Disruption. Don’t you love it? Over the past week we’ve seen a good example that provides an interesting glimpse into how incumbent vendors deal with industry disruption. Microsoft, once the evil empire of proprietary, locked down and closed solutions, has got the open sharing mantra. Redmond has undoubtedly seen the writing on the wall with the rise of open source and open solutions. This week at the Open Compute Project Summit, Microsoft announced that it was joining the initiative and contributing its own specification for the servers it uses in the Microsoft Cloud.
For context, the OCP was a community started by Facebook in 2011 that is focused on the open collaboration around efficient hardware for high scale computing. The idea being that in a world where hardware is cheap and largely undifferentiated, it makes sense to find broad efficiencies and leave the differentiation for higher value services.
Of course not everyone gets the sharing religion, over on the register Jack Clark wrote last week about prospective Amazon employees who reported being concerned about just how selfish the company is when it comes to sharing the secrets of their operation. And Google for that matter isn’t exactly open when it comes to showing the world how its operation runs.
Microsoft on the other hand is literally giving away the secrets it uses to run its data centers. Windows Azure GM Mike Neil emphasizes this is the current design the company uses and says that the spec benefits Microsoft by way of a 40% cost-saving and 15% power efficiency gain. All of a sudden anyone (including, it must be said, Microsoft’s competitors) can call their friendly server supplier and acquire the Microsoft specification.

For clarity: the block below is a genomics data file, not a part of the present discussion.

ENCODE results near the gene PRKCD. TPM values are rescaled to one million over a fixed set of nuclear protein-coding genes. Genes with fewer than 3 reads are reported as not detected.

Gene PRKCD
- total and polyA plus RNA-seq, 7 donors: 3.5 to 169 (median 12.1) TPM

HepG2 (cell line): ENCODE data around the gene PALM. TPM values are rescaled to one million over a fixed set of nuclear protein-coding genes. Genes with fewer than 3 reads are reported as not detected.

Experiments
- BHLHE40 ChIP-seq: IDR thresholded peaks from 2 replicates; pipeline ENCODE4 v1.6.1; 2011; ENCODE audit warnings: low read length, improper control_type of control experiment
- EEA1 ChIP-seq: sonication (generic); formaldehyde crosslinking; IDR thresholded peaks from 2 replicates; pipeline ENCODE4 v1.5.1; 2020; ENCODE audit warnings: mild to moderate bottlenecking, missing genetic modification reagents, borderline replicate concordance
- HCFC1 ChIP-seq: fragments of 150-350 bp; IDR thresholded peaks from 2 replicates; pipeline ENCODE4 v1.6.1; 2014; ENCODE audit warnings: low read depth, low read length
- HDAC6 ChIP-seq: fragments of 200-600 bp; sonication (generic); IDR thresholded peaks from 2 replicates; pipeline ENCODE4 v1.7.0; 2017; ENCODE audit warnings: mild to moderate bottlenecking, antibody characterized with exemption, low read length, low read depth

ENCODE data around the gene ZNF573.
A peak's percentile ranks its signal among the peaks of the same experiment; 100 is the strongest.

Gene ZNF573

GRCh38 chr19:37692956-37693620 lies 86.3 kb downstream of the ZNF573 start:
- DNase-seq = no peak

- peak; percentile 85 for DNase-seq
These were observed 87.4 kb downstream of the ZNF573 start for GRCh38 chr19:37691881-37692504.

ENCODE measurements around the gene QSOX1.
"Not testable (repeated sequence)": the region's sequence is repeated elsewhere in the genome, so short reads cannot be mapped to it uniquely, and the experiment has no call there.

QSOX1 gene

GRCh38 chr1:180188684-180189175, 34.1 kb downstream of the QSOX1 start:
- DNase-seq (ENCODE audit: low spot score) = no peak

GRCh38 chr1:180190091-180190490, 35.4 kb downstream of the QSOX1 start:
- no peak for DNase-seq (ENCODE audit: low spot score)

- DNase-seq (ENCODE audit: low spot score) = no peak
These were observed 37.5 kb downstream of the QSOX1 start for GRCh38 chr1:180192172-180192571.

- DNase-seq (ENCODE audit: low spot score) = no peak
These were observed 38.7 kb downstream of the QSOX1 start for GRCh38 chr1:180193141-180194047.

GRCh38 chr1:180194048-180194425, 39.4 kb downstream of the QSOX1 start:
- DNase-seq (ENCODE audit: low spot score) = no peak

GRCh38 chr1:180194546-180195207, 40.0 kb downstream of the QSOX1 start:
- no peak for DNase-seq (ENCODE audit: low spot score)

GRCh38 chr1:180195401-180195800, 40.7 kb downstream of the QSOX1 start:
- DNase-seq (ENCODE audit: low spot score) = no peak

Of course Microsoft isn’t doing this completely altruistically – it is, of course, primarily a software company, and by joining the OCP it too should be able to eke out some improved efficiencies gained through shared knowledge. It also potentially gets to tailor software for a more generic server use case, and compete more effectively against other software vendors.
For the OCP there is a double benefit in all of this. Firstly Microsoft joining gives it increased credibility, an important thing in a world that has as many initiatives as technology company acronyms – OCP gets a real fillip from Microsoft’s membership. Secondarily and more importantly however, Microsoft brings a far broader experience to the project than other members – Microsoft builds infrastructure for a huge range of workloads, from office productivity, databases, search engine and games – this broad experience will be useful as OCP members, and others, build infrastructure for their particular use case.
Of course it’s somewhat more complex than that – the very vendors who Microsoft buys servers from, are also the vendors who will be a little distraught at a customer publicly telling the world how suppliers should do their jobs better. And by going public with the best way to build data center servers, Microsoft helps reduce the opportunity for HP, Dell, Lenovo and the other server vendors to identify proprietary tweaks that enable it to differentiate. All’s fair in love and war though, right?
It’s a fascinating time in technology – who would have thought only a few years ago just how open some proprietary companies would become?